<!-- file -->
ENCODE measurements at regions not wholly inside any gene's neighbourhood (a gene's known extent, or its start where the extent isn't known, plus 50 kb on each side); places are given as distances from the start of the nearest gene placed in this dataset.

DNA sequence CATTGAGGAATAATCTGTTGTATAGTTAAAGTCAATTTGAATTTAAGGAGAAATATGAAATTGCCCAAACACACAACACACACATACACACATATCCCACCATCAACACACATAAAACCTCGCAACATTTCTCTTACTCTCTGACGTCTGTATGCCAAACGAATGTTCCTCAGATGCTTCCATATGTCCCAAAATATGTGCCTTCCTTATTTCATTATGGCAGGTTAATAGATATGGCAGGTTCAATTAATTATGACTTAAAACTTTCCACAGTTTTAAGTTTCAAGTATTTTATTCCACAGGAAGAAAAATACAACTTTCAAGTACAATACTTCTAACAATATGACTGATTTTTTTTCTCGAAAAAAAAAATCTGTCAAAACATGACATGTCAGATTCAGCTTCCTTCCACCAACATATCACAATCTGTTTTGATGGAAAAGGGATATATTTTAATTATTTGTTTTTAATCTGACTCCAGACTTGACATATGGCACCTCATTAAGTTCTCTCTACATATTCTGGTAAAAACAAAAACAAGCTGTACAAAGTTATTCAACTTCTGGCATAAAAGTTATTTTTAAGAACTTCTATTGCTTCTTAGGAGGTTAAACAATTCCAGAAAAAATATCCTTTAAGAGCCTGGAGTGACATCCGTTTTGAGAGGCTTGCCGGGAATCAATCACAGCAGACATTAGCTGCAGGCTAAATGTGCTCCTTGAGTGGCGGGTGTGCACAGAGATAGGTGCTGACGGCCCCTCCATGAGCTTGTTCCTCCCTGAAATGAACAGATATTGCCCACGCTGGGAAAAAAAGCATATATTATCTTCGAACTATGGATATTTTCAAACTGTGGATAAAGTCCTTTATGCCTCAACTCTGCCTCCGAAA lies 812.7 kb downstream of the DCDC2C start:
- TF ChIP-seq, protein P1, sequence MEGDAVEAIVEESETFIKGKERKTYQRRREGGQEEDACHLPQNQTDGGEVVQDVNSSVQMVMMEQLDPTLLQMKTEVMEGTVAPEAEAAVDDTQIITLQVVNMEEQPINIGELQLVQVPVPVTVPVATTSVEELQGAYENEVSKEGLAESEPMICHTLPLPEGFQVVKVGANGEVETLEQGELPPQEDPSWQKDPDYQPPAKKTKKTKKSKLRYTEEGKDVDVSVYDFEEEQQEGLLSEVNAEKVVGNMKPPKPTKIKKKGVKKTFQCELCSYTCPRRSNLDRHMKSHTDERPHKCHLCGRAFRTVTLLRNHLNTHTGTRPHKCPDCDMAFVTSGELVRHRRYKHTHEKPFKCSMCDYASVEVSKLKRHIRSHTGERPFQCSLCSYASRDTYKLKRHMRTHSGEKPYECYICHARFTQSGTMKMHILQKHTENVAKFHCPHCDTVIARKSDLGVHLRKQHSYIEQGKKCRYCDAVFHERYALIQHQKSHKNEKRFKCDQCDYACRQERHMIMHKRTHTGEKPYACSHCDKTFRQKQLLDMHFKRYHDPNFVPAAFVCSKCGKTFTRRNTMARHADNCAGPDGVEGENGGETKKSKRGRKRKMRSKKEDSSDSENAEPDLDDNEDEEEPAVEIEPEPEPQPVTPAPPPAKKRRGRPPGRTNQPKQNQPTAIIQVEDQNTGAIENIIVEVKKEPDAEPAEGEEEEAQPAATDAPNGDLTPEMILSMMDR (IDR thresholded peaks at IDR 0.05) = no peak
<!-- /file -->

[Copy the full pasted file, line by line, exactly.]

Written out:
ENCODE measurements at regions not wholly inside any gene's neighbourhood (a gene's known extent, or its start where the extent isn't known, plus 50 kb on each side); places are given as distances from the start of the nearest gene placed in this dataset.

DNA sequence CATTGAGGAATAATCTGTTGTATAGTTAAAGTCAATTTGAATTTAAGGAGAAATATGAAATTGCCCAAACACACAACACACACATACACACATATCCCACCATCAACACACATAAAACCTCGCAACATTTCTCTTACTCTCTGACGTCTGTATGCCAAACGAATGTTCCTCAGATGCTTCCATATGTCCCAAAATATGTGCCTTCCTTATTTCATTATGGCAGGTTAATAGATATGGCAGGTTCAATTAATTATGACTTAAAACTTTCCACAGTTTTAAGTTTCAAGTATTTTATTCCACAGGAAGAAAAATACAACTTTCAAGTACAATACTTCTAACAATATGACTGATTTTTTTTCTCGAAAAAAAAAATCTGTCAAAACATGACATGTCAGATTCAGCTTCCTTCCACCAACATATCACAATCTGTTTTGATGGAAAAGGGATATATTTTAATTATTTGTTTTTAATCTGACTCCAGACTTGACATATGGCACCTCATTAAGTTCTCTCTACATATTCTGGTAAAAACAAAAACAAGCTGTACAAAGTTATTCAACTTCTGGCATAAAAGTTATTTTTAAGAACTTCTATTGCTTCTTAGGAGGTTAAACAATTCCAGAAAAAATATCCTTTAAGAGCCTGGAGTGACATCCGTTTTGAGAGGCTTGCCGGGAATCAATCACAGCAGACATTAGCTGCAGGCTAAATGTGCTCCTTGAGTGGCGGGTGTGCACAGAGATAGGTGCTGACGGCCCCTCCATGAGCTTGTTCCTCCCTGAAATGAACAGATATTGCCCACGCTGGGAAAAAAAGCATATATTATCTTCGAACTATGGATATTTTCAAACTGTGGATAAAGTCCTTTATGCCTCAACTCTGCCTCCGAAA lies 812.7 kb downstream of the DCDC2C start:
- TF ChIP-seq, protein P1, sequence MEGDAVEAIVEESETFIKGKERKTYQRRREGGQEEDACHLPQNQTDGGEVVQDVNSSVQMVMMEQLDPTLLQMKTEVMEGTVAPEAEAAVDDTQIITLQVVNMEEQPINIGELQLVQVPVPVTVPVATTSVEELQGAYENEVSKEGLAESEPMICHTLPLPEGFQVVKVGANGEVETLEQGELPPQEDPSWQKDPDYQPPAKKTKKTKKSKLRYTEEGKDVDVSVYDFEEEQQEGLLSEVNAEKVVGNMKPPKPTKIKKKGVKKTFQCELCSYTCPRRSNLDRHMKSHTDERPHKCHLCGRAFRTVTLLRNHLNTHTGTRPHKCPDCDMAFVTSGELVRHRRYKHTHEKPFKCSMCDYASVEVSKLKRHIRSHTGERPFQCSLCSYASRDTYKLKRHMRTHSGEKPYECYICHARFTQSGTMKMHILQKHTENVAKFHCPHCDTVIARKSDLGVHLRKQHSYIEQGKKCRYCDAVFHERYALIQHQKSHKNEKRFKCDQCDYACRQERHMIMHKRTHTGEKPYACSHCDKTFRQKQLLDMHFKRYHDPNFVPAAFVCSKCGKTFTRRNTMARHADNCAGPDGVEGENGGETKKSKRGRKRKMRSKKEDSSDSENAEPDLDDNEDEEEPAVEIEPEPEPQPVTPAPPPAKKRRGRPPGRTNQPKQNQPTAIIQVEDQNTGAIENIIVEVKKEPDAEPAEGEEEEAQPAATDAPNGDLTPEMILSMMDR (IDR thresholded peaks at IDR 0.05) = no peak